The second most important type of communication regarding hazards is the MSDS. MSDS is the acronym for Material Safety Data Sheet. This will communicate the information necessary regarding hazards associated with chemicals and also biological agents.
So what is an MSDS? An MSDS is a document that relays vital information about certain chemicals and biological agents. Let’s look at the content of the MSDS!
Each component of the MSDS is broken down into sections. Each section goes into detail about what precautions to take and the characteristics of the substance. This is for both chemicals and biological agents.
Why is an MSDS important? When you know the characteristics about a substance it can aid in precautionary measure to take when using it. Also, if there is a spill either on a surface or on your skin, the MSDS can supply you with the information needed for first aid.
The MSDS to every chemical in your lab must be available to you. It may be in a binder in your lab or a computer database . Make sure you know the location of the MSDSs in your work area. MSDSs are also available by fax from MSDS-On-Demand.
The Exposure Control Plan is required for the labs that have exposure to human blood or Other Potentially Infectious Material (OPIM). This includes human blood or human blood products and items such as semen or vaginal secretions. Included in the list are fluids such as: cerebrospinal, synovial, pleural, pericardial, peritoneal and amniotic. Saliva and body fluid that is visibly contaminated with blood also is considered OPIM.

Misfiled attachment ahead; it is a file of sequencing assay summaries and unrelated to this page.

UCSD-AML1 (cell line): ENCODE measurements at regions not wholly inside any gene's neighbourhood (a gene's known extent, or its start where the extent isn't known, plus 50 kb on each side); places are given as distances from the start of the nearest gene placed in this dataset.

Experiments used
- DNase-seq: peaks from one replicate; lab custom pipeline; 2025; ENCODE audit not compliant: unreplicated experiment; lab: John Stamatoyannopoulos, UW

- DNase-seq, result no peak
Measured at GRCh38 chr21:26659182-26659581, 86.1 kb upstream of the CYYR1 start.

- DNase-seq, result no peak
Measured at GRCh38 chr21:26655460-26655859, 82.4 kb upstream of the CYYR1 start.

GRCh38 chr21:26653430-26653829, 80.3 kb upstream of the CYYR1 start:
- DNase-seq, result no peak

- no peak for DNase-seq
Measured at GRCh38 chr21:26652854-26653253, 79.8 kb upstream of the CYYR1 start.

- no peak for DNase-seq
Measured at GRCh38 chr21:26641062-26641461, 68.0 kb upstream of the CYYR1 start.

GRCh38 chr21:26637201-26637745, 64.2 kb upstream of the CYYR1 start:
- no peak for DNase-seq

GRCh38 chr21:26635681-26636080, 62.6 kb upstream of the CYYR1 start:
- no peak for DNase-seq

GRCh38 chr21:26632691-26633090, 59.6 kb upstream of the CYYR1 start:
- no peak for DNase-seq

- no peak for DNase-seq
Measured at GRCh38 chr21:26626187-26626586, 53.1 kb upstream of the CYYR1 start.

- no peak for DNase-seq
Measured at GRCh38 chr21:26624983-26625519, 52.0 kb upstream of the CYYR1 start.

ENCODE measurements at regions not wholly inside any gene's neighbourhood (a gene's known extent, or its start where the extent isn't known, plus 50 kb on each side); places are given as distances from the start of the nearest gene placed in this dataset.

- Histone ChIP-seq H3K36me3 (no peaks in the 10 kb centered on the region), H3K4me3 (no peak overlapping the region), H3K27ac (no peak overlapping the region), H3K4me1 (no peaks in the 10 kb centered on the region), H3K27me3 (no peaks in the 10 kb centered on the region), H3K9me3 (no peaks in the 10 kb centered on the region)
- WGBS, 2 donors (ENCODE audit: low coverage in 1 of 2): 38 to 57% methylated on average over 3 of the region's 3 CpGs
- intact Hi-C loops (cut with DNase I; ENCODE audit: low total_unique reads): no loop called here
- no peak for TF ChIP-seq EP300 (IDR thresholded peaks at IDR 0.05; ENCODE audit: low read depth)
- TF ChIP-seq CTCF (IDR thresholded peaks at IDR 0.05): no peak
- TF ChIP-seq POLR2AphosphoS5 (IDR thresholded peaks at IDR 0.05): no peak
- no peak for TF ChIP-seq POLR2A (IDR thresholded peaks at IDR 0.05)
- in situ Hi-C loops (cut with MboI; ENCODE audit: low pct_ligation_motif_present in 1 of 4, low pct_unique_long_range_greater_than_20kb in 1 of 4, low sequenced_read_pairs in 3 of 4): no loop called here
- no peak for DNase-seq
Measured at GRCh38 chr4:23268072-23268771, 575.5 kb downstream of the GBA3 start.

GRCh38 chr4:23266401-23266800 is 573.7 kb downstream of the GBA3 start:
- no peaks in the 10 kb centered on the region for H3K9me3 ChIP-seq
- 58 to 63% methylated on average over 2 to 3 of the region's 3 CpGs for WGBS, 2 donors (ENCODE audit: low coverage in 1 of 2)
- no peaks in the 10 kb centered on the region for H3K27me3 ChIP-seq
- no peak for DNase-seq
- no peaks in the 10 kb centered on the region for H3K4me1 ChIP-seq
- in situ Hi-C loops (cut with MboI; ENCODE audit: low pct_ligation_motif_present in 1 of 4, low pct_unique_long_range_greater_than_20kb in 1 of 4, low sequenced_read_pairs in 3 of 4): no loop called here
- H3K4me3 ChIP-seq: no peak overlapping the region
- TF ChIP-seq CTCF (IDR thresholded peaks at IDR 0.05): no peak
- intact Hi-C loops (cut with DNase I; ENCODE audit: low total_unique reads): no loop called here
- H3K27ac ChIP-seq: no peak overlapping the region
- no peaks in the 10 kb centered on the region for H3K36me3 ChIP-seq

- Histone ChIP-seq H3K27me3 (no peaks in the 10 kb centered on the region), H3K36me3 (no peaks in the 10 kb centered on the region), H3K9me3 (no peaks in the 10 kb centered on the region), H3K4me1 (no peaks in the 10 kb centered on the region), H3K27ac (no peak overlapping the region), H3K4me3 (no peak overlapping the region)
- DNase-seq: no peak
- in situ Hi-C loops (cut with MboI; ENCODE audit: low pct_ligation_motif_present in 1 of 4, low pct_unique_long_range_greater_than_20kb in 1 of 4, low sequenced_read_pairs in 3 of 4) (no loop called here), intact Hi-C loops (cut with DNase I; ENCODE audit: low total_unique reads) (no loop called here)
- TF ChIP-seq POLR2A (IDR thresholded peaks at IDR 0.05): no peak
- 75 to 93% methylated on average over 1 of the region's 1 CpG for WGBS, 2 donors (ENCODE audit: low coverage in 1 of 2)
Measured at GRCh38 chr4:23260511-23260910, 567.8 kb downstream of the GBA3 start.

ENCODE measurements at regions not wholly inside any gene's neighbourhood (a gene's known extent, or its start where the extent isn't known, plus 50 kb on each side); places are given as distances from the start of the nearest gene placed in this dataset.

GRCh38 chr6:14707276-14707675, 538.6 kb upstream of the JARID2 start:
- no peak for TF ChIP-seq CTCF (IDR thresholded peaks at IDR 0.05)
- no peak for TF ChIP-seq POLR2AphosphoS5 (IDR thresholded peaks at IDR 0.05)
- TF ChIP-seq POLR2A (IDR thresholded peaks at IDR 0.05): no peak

The Exposure Control Plan is established so that a determination can be made and compliance methods can be implemented to protect workers. Requirements for HBV vaccination, post-exposure evaluation and follow-up are included. Proper documentation and recordkeeping are also essential. If you are working with human blood or OPIM, you must talk with your supervisor and locate the Exposure Control Plan.
PPE is short for personal protective equipment. This is the equipment that is necessary will protect you from hazardous and biohazardous materials. PPE would include gloves, safety glasses, lab coat, shoe covers, respirator or any other item that could protect you from dangerous materials that you may encounter in the lab.
Knowing what to use and when to use it is the key to properly protecting yourself. There could be situations that would be more of a risk and require more PPE than others. The next few slides will help you in determining what you should be using!
Chemical usage poses a variety of hazards. They can be flammable, corrosive, even toxic just to name a few. Taking all precautions to avoid physical and/or health problems is the number one goal. You can never be too cautious!
When chemicals are being used there is always the possibility of splashing. The proper PPE to use when chemicals are involved would include:
Biological agents as well as rDNA can pose serious health problems. Pathogens can cause disease and possible death in animals and humans. Containment of the agent/material and proper handling techniques are the best methods for minimizing risks that are associated with biological hazards. rDNA can also be a threat depending on the host and the vector that is being used.
PPE is only one way that you can protect yourself. It is your responsibility to ensure that the proper PPE is used.
When biological agents and/or rDNA are being used the following PPE must be used:
Animals have the ability to bite and scratch unlike many of the other hazards. This can be of concern when the animal is infected and can transmit disease to a human. This is called zoonotic. To avoid infection, proper handling procedures must be utilized. The appropriate handling in combination with the PPE can help to reduce risk.
When animals are being used the following PPE must be used:
Knowing how to properly use PPE can be the key to adequate protection. Not only do you want to make sure it is the proper size for you, but also make sure you are wearing it properly. If it is too big or too small, it is not right for you! Let your supervisor know if you need a different size.